5 Mar 2013

Andy Clark, Intro, Supersizing the Mind, “Introduction: BRAINBOUND versus EXTENDED”

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Andy Clark

Supersizing the Mind:

Embodiment, Action, and Cognitive Extension



Brief Summary:
There is a way of seeing cognition (BRAINBOUND) as being housed in the brain, which uses the body as an instrument to solve problems in the world which is like the arena of its activities. Another way(EXTENDED)  is to see cognition as involving a complex intermingling and meshing of brain, body, and world, as the workings of all coordinate in the process of human cognition.


Clark relates a story about physicist Richard Feynman who said of his writing that it is not a record of his cognitive work but rather it itself is part of that cognitive working. (xxv..c)

For Clark, the thinking itself was also happening on the paper.

The loop through the pen and paper is part of the physical machinery responsible for the shape of the flow of thoughts and ideas that we take, nonetheless, to be distinctively those of Richard Feynman. It reliably and robustly provides a functionality which, were it provided by goings-on in the head alone, we would have no hesitation in designating as a part of the cognitive circuitry. | Such considerations of parity, once we put our bioprejudices aside, reveal the outward loop as a functional part of an extended cognitive machine. Such body- and world- involving cycles are best understood, or so I shall argue, as quite literally extending the machinery of mind out into the world – as building extended cognitive circuits that are themselves the minimal material bases for important aspects of human thought and reason. Such cycles supersize the mind. (xxv|xxvi)

We also see this at work in other bodily and extrabodily loops, like gestures. (xxvi)

Embodied cognition means that our cognition happens through our body and its motor interactions with the world. (xxvi)

Esther Thelen’s definition of embodied cognition has this notion of meshing that suggests “a kind of ongoing intermingling of cognitive activity with the perceptuomoter matrix from which it putatively emerges. (xxvii) She writes [quoted in the prior paragraph]:

cognition depends on the kinds of experiences that come from having a body with particular perceptual and motor capacities that are inseparably linked and that together form the matrix within which memory, emotion, language, and all other aspects of life are meshed. (2000, 4) [xxvi]

We see this intermingling and meshing in John Haugeland, who writes that we can examine perception and action “and see not principled separation but all sorts of close coupling and functional unity . . . Mind, therefore, is not incidentally but intimately embodied and intimately embedded in its world. (1998, 236–237)”. [xxviib]

Haugeland is countering a another model of mind that Clark calls the ‘brainbound’ model.

This is the model of mind as essentially inner and, in our case, always and everywhere neurally realized. It is, to put it bluntly, the model of mind as brain (or perhaps brain and central nervous system): a model increasingly prevalent in a culture where just about everything to do with thinking seems to be accompanied by some kind of image of the brain. Call this model BRAINBOUND. (xxvii..c)

Brainbound sees cognition as being in the brain, with the body as like its exterior instrument, and the world like the source of problems to solve:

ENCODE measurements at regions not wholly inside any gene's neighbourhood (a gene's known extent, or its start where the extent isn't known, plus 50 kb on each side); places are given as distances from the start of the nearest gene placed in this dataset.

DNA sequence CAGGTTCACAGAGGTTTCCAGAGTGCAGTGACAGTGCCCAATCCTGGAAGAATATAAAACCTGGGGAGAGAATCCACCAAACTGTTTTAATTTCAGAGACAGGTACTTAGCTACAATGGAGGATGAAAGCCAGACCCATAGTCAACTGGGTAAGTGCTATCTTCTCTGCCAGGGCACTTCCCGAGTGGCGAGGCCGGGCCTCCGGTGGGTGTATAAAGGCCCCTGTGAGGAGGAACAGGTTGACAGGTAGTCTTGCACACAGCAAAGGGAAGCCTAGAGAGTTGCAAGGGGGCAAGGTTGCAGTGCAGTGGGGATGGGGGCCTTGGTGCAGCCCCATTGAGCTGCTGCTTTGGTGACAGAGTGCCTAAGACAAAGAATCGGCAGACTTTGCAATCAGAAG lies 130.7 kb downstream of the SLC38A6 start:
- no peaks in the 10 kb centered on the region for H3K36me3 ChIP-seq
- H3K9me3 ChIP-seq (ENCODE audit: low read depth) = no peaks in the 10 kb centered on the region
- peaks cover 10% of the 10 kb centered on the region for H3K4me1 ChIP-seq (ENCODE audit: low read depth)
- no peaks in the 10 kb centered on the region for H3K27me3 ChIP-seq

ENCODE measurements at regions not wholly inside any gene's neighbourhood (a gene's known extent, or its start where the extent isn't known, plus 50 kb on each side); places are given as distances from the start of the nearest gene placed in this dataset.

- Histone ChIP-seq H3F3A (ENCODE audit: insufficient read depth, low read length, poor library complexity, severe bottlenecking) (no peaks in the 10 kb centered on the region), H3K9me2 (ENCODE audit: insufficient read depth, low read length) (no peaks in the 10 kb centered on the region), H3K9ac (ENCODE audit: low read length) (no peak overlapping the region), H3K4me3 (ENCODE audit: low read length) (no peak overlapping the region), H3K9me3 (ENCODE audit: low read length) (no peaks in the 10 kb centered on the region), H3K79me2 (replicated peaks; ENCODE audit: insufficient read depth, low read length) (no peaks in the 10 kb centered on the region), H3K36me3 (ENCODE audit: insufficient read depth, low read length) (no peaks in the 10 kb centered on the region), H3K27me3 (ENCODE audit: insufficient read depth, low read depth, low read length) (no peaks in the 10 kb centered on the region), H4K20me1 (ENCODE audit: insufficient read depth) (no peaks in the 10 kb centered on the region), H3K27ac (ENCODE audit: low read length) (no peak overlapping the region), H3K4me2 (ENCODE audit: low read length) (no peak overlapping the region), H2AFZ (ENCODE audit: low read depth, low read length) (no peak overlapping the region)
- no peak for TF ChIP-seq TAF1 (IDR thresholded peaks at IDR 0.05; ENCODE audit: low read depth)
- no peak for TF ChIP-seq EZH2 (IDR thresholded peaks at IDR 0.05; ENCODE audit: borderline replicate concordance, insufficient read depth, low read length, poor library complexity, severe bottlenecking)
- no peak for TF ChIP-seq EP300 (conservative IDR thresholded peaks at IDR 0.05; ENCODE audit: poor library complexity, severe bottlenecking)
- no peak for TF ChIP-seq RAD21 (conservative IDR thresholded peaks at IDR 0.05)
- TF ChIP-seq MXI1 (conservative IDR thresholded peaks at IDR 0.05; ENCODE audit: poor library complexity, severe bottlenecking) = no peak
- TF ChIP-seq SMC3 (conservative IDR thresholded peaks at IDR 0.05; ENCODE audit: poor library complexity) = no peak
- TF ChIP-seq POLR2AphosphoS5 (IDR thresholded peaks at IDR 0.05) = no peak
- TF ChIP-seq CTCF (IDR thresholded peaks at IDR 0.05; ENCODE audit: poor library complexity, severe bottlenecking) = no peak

According to BRAINBOUND, the (nonneural) body is just the sensor and effector system of the brain, and the rest of the world is just the arena in which adaptive problems get posed and in which the brain–body system must sense and act. If BRAINBOUND is correct, then all human cognition depends directly on neural activity alone. The neural activity itself may, of course, in turn depend on worldly inputs and gross bodily activity. But that would be merely what Hurley (1998, 10–11) usefully dubs “instrumental dependence,” as when we move our head or eyes and get a new perceptual input as a result. All that really matters as far as the actual mechanisms of human cognition are concerned, BRAINBOUND asserts, is what goes on in the brain. (xxvii..d)

Clark’s alternate model sees crossing loops between brain, body, and world, which in a way extends the mind through the body into the world.

Maximally opposed to BRAINBOUND is a view according to which thinking and cognizing may (at times) depend directly and noninstrumentally upon the ongoing work of the body and/or the extraorganismic environment. Call this model EXTENDED. According to EXTENDED, the actual local operations that realize certain forms of human cognizing include inextricable tangles of feedback, feedforward, and feed-around loops: loops that promiscuously criss-cross the boundaries of brain, body, and world. The local mechanisms of mind, if this is correct, are not all in the head. Cognition leaks out into body and world. (xxviii..a)

One aim of this book is asking “when and where an extended perspective is indicated and to show what we gain by adopting it.” (xxviii.bc)

Another goal is showing why it matters that our minds are extended. (xxviii.c)

It is also important to show why it matters to science. (xxviii.d)

Much of this book revolves around Clark’s and Chalmer’s article, “The Extended Mind”. (xxviii.xxix)

Part I discusses empirical considerations and exemplars. Part II examines criticisms and objections. Part III describes limitations of extended mind and also its place in cognitive sciences. (xxix..b)

Andy Clark. Supersizing the Mind: Embodiment, Action, and Cognitive Extension. Oxford / New York: Oxford University Press, 2008.

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